Counting People: Census, Redistricting & Elections Management

Increasingly, national-level programs are implemented by state governments. And for an estimated 140 programs, the amount of federal funding transferred to states is linked directly to the decennial census statistics. Dividing the total budget by census count, than national average of federal funds allocated based on census population and other data is almost $1500 (2007).

Besides funding, the US Census Bureau determines the fundamental building blocks from which boundaries are redrawn for each state and local elected office. The smallest geographic unit for which population is tabulated by the Census Bureau is called, fittingly, a "census block." Nationwide, there were nearly 1,155,500 census blocks for the US, including Puerto Rico, in 2010. Voting precincts (the unit at which election results are reported) are also constructed from census blocks. Accurate blocks, that follow local boundary lines directly impacts the formation of districts for elected officials and our ability to efficiently conduct elections and report the results. For the many states and local governments already using GIS in their elections systems, it is still very important to get updated data to the census prior to 2020.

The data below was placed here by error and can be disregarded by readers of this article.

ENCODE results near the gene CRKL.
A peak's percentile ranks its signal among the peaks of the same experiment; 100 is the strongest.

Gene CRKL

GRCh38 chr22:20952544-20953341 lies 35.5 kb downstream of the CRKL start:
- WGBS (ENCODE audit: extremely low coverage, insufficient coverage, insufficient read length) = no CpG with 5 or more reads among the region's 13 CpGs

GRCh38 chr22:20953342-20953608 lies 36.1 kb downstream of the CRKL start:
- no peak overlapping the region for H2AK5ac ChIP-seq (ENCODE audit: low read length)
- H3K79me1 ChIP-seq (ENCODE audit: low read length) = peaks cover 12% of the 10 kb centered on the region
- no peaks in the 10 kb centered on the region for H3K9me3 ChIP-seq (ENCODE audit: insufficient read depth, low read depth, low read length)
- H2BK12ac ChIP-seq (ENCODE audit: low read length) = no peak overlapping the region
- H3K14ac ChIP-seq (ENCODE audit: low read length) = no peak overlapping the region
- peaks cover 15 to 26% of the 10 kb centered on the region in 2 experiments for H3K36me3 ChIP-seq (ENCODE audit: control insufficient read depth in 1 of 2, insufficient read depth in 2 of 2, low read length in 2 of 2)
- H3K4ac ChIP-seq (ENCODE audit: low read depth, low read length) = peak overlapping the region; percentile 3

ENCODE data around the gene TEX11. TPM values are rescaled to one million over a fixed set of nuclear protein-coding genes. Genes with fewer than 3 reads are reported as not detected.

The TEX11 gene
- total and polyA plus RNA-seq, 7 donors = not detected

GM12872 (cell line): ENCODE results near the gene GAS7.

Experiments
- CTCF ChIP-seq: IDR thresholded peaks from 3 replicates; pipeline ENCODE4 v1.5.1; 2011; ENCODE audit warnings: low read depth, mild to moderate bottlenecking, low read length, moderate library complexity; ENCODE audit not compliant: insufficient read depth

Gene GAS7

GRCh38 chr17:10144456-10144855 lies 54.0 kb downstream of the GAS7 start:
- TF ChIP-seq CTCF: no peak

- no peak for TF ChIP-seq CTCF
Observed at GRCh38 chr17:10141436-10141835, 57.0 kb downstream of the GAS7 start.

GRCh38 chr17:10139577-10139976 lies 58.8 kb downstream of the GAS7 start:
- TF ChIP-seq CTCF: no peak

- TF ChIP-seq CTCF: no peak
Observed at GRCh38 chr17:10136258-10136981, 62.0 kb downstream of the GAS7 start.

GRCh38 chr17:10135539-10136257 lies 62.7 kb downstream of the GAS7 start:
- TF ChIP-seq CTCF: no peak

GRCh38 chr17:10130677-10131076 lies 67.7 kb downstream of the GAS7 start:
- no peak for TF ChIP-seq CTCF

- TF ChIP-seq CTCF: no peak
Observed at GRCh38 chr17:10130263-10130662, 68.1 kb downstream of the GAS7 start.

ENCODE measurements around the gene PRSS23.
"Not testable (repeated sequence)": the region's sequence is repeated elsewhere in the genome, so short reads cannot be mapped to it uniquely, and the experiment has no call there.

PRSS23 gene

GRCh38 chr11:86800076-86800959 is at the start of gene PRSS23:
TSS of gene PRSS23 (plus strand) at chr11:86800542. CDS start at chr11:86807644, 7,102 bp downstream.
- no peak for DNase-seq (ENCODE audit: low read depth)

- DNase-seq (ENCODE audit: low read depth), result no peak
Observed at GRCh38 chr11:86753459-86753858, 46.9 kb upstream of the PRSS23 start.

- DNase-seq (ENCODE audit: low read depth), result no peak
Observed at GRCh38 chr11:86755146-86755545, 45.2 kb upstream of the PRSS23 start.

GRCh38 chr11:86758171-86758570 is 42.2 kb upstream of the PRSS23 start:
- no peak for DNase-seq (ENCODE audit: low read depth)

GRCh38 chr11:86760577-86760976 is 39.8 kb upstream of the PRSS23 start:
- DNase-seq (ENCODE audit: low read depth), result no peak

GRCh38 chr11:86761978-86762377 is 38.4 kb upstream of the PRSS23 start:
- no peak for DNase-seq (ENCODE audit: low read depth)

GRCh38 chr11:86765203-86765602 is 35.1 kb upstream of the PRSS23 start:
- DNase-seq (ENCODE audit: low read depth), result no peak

It's in every state's best interest to achieve a complete count in the next census. And, it's in each state's interest to do their part to support delineating the best census blocks. Complete and accurate state geospatial data resources can be a great asset to complete count effort. Critical map layers sought from states by the Census Bureau to plan and otherwise prepare for census day include much of the framework GIS data that is created and used by states and local government:

  • Address points (or address lists for areas where this is not yet available as GIS data)
  • Road centerlines, with street name and address range information
  • Updated county, city and other municipal boundaries
  • Other local government districts and units (particularly those that levy a fee, sales tax, property tax or elect a governing board)
  • Aerial photography

Visit the addresses and transportation resources page in our library.